Will my book come out as an ebook?
To find specific information, you can press the buttons (PC) "Control" and "f" and (Mac) “Command/Apple” and “f”. This opens a text box in the top right of your screen. Type in what you are looking for specifically ie., "enter an activity", this will help you find the text that you are looking for.
WILL MY BOOK BE PUBLISHED IN EBOOK FORMAT?
Yes. We bring titles out in print and digital in the same month of publication. The dates will not match exactly. We do not consider print and ebook rights separately - it just leads to too many complications, how the print and ebook editions are then presented on the same page on Amazon, prevents us from selling overseas rights, etc.
Sales of your ebook will be shown separately on your Financials page, though they will appear as if sold in N America, because they are distributed worldwide from there. Sales on ebooks take two months to get reported.
WILL THE EBOOK COST ME EXTRA?
Not directly. Given that there is a 50% royalty, and you can choose a price, and we are increasingly doing initial promotions or keeping the price down till sales get moving at a £0.99/$1.99 level, we deduct a conversion cost from the royalties payable. This is either-
“Basic” – straight text, no special text styling or formatting. £0.30/$0.50 per page; (not many of these).
“Basic Plus” – has some special text styling/formatting and/or tabular data (however little). £0.50/$0.80 per page; (the large majority).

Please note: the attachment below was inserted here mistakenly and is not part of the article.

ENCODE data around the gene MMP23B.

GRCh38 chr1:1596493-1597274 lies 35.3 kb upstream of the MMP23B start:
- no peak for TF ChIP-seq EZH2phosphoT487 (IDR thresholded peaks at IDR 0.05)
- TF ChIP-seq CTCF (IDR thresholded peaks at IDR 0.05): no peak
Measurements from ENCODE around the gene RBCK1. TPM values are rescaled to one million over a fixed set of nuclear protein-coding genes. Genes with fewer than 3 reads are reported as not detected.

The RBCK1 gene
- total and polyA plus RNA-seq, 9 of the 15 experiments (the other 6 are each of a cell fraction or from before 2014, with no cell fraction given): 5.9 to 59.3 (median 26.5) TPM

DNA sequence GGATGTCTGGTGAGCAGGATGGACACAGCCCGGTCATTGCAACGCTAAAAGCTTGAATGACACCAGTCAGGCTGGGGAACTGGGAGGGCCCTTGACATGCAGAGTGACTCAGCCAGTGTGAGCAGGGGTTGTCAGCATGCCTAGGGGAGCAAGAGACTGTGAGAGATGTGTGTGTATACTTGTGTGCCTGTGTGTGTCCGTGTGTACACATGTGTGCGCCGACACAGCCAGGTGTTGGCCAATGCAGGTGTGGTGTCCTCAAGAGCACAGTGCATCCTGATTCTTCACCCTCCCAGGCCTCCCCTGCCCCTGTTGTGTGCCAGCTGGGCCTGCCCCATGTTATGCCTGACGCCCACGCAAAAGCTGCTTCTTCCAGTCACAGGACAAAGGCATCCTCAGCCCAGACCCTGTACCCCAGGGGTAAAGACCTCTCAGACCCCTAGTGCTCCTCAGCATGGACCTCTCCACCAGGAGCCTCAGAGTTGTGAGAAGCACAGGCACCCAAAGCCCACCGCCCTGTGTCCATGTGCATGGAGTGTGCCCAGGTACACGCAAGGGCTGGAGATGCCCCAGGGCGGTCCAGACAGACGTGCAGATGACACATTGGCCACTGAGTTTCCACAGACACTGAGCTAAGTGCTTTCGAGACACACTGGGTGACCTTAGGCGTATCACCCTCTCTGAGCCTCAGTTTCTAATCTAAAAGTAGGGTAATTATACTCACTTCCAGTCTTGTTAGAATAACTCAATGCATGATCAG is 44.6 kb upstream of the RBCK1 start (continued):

“Advanced” – has a lot of text formatting and styling and/or tabular data. Or any images, particularly if they have captions or text wrapped around them. Also the occasional title that gets completely ripped apart in the PDF file and has to be reconstructed. Includes academic texts with linked endnotes. £0.90/$1.40 per page.
We use a design house for the ebook conversion, they decide which of these cost levels apply, we pass that on in the royalties Financial page. It is added when the conversion work is done. This is a once-only cost. If the conversion cost looks really high and we're worried that we will not cover it in royalties, we will get back to you separately.
WHAT WILL BE THE PRICE OF MY EBOOK?
Our standard pricing, irrespective of page extent, is;
$9.99 / £6.99/Euros7.99
Adult fiction $7.99 / £4.99
Childrens' fiction $6.99 / £3.99
These can vary. When customers search for titles in some foreign markets, for example Amazon UK, the list price they see will include the Value Added Tax required for eBook sales in that country. This means that if we set the GBP and EUR prices as 1.49, customers shopping via Amazon UK, France, Germany, etc. would be paying 1.53 including VAT (this price would apply in countries where Amazon does not add a $2 surcharge).
Please post your request your choice of ebook price on the Author Forum in the Editorial section with detail title ISBN and new eISBN. We can not offer that retrospectively yet. The lowest price we can go to is $4.99/£2.99.
Prices have to end in .99 cents or .99 pennies - iBookstores will not accept an ebook that is priced otherwise.
The ebook price we set at publication cannot be changed and will be kept until we review it at 500 copies, because that is when the next publicity effort kicks in.
While bringing your ebook out at a lower price does not in itself guarantee any sales, it does mean that people are far more likely to buy it on impulse, particularly if there are good reviews. And if they like it, they may recommend it. You still make about twice the royalty on a $5 ebook at 50% (after retail discount income probably $4, so $2) than on a $20 print book at 10% (nearer $1, after shop discounts).